What Might NASA’s Mission to Snag Asteroid Look Like?


Video courtesy of NASA

The recent announcement that $100 million had been earmarked in the White House’s FY 2014 Budget Proposal Request to send an unmanned probe to an asteroid and have it transported back to lunar orbit to be studied by astronauts has generated a lot of buzz. What would such a mission look like? What might the spacecraft look like?

NASA produced the above video, and in it you can see the craft that would travel out to whichever asteroid is selected and bring it back to lunar space. There still remains a lot of study and development into what the mission will actually entail, but NASA appears to be embracing the mission.

The first phase of the asteroid retrieval mission would involve an unmanned spacecraft venturing out to the roughly 500-ton, 25-foot-wide asteroid. Then it would study the dimensions of this remnant of our solar system’s early formation, expand a large enclosure that would encompass the asteroid, and tow the space rock into lunar orbit.

From there, the crewed phase of the mission would begin with astronauts launching from NASA’s Kennedy Space Center in Florida atop the space agency’s new heavy-lift booster, the Space Launch System, or “SLS,” in the Orion Multi-Purpose Crew Vehicle. Upon reaching the asteroid they would emerge from Orion, collect samples, and bring them back to Earth. This would also provide both the spacecraft and its launch vehicle with something they currently lack—a clear short-term objective (NASA’s Dan Dumbacher has stated that the long-term objectives of both these craft is to send astronauts to Mars sometime in the 2030s).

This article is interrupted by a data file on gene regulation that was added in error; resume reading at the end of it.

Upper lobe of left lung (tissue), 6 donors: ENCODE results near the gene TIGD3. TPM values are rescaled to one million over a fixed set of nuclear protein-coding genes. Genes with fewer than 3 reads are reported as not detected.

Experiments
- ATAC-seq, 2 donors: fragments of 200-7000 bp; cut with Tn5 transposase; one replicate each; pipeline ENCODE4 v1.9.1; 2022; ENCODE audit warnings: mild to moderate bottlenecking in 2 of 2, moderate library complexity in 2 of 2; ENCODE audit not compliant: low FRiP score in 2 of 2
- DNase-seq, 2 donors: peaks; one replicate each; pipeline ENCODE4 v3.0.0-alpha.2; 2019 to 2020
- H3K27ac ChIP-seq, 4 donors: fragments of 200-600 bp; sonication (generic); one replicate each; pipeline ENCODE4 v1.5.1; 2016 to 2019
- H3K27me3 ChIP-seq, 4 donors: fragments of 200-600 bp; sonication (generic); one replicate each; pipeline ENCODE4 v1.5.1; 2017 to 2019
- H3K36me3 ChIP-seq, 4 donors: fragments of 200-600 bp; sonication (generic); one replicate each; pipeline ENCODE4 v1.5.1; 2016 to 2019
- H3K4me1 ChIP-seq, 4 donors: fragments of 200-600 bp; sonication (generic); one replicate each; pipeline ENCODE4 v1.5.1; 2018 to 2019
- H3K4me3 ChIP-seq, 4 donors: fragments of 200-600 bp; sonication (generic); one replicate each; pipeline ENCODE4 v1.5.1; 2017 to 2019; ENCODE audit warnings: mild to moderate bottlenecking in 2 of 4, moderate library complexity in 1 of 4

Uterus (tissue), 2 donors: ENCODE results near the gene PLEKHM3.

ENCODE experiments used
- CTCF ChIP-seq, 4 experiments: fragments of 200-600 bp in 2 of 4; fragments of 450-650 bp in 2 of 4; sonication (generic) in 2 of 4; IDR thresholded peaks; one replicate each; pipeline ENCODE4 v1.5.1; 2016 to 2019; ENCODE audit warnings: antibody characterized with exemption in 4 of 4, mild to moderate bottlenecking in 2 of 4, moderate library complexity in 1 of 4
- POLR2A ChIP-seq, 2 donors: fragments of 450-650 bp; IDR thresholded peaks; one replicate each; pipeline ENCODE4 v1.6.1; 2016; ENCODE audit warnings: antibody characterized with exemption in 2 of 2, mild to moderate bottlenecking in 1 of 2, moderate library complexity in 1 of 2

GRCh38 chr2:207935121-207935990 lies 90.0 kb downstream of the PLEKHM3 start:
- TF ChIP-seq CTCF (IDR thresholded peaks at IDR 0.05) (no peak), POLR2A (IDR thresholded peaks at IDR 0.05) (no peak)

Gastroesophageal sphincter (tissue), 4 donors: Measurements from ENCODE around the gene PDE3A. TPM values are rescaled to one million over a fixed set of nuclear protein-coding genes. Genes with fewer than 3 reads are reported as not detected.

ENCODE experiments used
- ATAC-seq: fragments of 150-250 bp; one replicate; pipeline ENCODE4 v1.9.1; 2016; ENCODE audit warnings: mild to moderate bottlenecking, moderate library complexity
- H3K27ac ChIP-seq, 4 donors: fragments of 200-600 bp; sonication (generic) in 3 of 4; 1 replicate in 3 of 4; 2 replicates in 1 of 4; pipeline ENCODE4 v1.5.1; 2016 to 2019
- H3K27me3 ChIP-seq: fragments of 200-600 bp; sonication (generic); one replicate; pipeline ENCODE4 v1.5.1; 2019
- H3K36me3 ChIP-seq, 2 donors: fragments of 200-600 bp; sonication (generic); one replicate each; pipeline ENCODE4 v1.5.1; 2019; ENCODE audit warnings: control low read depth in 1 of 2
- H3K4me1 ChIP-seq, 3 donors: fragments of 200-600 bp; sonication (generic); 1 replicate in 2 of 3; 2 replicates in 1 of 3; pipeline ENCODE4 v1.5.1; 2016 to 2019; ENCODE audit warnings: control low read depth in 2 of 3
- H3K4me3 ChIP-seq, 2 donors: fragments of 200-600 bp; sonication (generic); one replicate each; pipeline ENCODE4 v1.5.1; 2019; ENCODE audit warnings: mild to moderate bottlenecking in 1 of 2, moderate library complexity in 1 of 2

Although the specifics as to what the actual spacecraft would look like have yet to be determined, NASA has released the above video showing what the agency feels the overall mission would look like. Image Credit: NASA
Although the specifics as to what the actual spacecraft would look like have yet to be determined, NASA has released the above video showing what the agency feels the overall mission would look like. Image Credit: NASA

“The mission to find, capture, and redirect an asteroid robotically, and then visit it with astronauts to study it and return samples takes advantage of expertise across all of NASA in an integrated approach to exploration. Along with the scientific research and technology demonstrations happening around the clock on the International Space Station that are teaching us how humans can live and work in space, this mission will give us valuable experience we need in deep space operations to send humans to more distant destinations in the solar system, including Mars. Through the balance of this fiscal year, we will work to define an affordable mission architecture. In Fiscal Year 2014, NASA will begin developing and testing prototype capture mechanisms and concepts for crew interactions with the asteroid,” said NASA Associate Administrator for Human Exploration and Operations William Gerstenmaier.

This two-step approach to space exploration is nothing new for the space agency. Since the early days of the Space Age, NASA has sent unmanned probes and landers on pathfinding missions to destinations in low-Earth orbit and the Moon. In fact, the crew of Apollo 12 actually visited the Surveyor 3 lander that had preceded them to the Moon’s “Ocean of Storms” landing site by roughly two years. The Apollo 12 crew removed certain sections of Surveyor 3 and returned them to Earth.